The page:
We often see the suggestion to mark the wrong side of fabrics with big chalk X marks. I invariably use arrows instead, because arrows also keep track of the nap and straight of grain.
But sometimes one wants to get the fabric wet before the arrows cease to be of use. Wash-out disappears when wet, chalk isn't all that waterfast, and marks that stand up to water often don't come out at all.
Luckily, it's very quick and easy to embroider arrows on the fabric -- much easier than explaining how it's done. Embroidery does mark both sides, but sometimes that's a feature, and it's easy to make one side "right" and one side "wrong".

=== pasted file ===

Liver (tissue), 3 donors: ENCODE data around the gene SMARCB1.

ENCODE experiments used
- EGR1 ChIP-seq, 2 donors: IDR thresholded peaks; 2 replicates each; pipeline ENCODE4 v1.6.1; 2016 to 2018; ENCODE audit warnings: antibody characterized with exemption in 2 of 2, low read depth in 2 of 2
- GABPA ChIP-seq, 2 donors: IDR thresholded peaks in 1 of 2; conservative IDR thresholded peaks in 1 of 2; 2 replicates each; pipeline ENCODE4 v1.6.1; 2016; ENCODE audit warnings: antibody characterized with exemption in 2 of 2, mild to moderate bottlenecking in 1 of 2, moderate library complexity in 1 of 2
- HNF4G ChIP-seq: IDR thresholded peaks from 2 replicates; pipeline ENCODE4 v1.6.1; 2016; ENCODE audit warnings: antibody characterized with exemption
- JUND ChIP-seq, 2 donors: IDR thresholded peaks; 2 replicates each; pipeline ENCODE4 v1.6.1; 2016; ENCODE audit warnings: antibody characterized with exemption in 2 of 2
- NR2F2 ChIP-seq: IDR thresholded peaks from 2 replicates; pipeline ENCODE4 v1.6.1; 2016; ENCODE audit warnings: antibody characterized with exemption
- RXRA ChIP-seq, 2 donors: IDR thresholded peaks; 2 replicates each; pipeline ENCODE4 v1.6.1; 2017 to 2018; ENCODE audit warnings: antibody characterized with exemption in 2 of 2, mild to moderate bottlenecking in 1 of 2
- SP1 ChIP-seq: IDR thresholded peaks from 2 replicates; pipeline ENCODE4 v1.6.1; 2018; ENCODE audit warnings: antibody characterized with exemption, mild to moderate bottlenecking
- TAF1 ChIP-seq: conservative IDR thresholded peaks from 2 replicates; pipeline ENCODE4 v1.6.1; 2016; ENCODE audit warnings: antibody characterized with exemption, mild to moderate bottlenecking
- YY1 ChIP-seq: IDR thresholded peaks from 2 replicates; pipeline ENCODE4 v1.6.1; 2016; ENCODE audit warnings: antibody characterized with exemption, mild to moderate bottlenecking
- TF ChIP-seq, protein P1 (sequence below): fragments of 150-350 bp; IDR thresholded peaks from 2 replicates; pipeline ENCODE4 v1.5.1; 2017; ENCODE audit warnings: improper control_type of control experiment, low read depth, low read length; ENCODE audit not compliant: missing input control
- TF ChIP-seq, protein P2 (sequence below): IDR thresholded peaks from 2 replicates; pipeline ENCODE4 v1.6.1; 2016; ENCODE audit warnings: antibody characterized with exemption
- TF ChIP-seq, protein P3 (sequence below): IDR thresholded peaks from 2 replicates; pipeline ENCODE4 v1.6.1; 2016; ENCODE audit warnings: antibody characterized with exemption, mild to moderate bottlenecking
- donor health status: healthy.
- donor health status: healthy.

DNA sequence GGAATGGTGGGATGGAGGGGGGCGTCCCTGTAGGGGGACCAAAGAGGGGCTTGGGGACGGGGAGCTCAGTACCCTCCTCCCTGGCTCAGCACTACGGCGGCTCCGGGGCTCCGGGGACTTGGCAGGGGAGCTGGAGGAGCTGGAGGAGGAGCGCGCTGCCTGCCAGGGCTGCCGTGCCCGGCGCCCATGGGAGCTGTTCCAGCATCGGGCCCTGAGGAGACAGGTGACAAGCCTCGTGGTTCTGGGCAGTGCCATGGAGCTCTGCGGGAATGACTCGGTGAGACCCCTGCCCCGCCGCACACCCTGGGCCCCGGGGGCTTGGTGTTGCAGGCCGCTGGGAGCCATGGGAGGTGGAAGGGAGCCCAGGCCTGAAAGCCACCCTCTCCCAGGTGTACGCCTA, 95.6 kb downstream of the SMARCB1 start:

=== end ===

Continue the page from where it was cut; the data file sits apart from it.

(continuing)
You tie a knot in the end of a thread by wrapping the end around the tip of your index finger, rolling the loop off with your thumb, pinching the loop between finger and thumb, and pulling on the free end to close the knot.
To make the knot big and messy, wrap the thread around your finger twice.
For a general discussion of thread marking, see ROUGH002.TXT. The phrase "tailor's tack" is in the first line of the section on thread marking.
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